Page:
They’re 5-1 and, for the life of me, I can’t figure out how they’ve done it. I’ve never seen such a publicly maligned team – the Randy Moss(notes) drama, lack of a running game or Tom Brady’s(notes) hair – yet successful. I still have my doubts, knowing that three of their past four wins have come by a mere 14 points, and so many key role players have already landed on injured reserve. The next four games will tell us all we need to know, with the Vikings, Steelers, Colts and tougher than expected Browns all coming in that span. If the Patriots go 3-1 in the next four, I’ll call them legit Super Bowl contenders.
• Atlanta Falcons wideout Roddy White(notes)
It seems insane that many of us thought White was a bust after his first two seasons in the NFL. And while I’d still take Texans receiver Andre Johnson(notes) as the best wideout in football, White is making his case for a debate. With 11 catches, 201 yards and two touchdowns against some talented Bengals cornerbacks, he’s dominating almost anyone in front of him. No doubt, the Falcons aren’t feeling too bad about last offseason’s lucrative contract extension. White is officially elite, All-Pro material.
• Oakland Raiders running back Darren McFadden(notes)
The Broncos were atrocious, but there’s no more denying McFadden. He has finally put it together. Oddly enough, I watch him and don’t see him as the wickedly fast guy we expected coming out of Arkansas. He looks more like a well-rounded, physical runner with good speed. However you want to define him, at least you can say this: one of Al Davis’ highly paid picks is finally earning his paycheck.
• Cleveland Browns linebacker David Bowens(notes)
It’s not often you’ll see a converted defensive end intercept two passes for touchdowns in a game. And I’m not sure there has been a bigger upset this season than the one Bowens and the Browns pulled off against New Orleans on the road. I’m still not buying Rob Ryan as a potential head coaching candidate, but he called a good game Sunday. The Saints made critical errors that killed rhythm all day, and rarely had a chance to set up the downfield passing game.
• Washington Redskins cornerback DeAngelo Hall(notes)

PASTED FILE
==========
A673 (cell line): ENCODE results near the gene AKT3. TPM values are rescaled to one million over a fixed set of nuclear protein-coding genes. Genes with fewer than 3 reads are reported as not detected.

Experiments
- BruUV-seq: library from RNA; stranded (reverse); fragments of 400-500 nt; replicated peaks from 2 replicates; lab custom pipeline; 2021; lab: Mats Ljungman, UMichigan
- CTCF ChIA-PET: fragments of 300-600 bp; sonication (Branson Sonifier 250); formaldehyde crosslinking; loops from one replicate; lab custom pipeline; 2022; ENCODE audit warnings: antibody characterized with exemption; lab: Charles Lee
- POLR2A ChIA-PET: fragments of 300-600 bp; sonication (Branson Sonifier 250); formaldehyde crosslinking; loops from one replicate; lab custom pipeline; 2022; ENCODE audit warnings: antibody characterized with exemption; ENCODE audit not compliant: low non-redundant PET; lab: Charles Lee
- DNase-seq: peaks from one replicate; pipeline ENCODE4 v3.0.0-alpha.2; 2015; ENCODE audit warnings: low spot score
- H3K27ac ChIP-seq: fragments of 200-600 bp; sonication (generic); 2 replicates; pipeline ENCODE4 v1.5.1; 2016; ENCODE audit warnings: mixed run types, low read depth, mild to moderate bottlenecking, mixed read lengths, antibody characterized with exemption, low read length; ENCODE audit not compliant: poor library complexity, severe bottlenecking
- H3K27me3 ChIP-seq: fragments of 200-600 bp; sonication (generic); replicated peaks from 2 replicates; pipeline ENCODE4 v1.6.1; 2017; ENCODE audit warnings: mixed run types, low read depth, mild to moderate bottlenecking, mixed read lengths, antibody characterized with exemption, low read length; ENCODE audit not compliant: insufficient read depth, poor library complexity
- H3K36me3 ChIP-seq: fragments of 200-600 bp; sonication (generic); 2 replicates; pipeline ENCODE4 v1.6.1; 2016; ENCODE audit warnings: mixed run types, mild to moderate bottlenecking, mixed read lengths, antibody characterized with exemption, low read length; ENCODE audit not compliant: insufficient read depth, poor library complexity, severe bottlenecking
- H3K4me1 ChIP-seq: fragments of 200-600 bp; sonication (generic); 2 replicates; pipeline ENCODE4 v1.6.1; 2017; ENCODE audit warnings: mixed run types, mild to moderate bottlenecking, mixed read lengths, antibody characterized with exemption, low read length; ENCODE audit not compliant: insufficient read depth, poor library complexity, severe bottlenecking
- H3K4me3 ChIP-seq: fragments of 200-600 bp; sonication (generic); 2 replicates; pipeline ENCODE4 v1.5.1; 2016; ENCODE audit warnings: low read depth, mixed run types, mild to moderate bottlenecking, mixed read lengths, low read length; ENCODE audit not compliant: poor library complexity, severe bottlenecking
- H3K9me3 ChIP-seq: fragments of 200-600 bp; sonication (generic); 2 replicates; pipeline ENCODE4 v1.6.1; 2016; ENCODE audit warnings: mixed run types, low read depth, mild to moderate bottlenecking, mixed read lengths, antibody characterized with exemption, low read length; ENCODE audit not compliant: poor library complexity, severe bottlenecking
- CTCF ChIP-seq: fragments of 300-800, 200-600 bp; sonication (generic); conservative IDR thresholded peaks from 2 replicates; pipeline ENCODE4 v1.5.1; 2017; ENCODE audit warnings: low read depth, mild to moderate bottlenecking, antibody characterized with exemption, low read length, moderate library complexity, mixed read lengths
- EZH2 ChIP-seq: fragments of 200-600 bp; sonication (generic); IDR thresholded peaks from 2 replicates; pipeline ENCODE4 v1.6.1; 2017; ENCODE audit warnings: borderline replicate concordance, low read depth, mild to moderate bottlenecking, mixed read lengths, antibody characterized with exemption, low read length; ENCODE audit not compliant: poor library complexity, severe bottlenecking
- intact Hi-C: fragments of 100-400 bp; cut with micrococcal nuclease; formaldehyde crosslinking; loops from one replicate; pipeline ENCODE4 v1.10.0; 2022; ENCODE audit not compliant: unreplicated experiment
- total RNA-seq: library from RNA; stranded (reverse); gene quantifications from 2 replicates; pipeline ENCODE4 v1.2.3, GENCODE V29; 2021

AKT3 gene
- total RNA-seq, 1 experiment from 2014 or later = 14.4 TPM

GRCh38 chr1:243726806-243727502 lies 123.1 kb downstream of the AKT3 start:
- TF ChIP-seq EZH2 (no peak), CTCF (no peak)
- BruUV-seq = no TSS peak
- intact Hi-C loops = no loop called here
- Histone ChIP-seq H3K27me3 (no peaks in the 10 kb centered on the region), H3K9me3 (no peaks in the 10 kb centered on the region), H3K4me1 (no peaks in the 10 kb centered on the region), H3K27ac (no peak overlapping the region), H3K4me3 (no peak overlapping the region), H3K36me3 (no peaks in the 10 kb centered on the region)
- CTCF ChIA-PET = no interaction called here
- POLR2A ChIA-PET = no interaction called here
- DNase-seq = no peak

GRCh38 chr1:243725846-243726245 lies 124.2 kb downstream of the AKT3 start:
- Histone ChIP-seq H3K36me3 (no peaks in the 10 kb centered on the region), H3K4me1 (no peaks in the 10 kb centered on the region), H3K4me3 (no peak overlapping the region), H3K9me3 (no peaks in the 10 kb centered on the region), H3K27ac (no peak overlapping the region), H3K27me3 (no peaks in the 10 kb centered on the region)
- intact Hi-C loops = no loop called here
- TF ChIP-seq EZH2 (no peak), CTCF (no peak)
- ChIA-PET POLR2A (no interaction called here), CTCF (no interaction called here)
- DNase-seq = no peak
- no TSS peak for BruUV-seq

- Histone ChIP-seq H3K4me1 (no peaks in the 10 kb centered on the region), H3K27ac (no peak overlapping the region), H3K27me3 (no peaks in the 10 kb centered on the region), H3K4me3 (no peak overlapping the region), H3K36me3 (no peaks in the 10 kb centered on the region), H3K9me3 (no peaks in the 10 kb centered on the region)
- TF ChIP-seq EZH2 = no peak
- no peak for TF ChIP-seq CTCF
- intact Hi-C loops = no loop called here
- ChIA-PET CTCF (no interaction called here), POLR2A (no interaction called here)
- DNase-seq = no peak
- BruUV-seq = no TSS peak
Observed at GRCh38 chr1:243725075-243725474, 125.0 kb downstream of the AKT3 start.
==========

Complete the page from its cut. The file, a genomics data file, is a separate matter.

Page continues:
Love him or hate him, Hall still has the talent to do eye-popping things on the field, and his four interceptions against the Bears tied him for the all-time single game record. His 92-yard pick for a touchdown was the eventual game-winner for Washington. Hall now has five interceptions this season, one short of the career high he set in the 2005 season. Amazingly, he also has 57 tackles in seven games, 13 short of his career high.
• Pittsburgh Steelers
They caught a huge break with the Ben Roethlisberger(notes) goal-line fumble that was given back to the Steelers. But this was a costly win, with defensive end Aaron Smith(notes) likely lost for the season with torn triceps. Smith is a hugely underrated part of this defense, and his absence hurts against the run. Once again, the Steelers will look at backup Ziggy Hood(notes) and hope he can justify the 2009 first-round pick that was spent to grab him.
• Tennessee Titans wideout Kenny Britt(notes)
Well, that’s one way to respond to a benching. Britt got planted on the sideline for his alleged part in a bar fight Friday night. Britt responded with a spectacular 225 receiving yards and three touchdowns, essentially beating the Eagles single-handedly. Britt has been in and out of coach Jeff Fisher’s doghouse since being selected in the first round in 2009, but Britt’s talent and size are undeniable. At his best, he’s a wicked complement to Chris Johnson.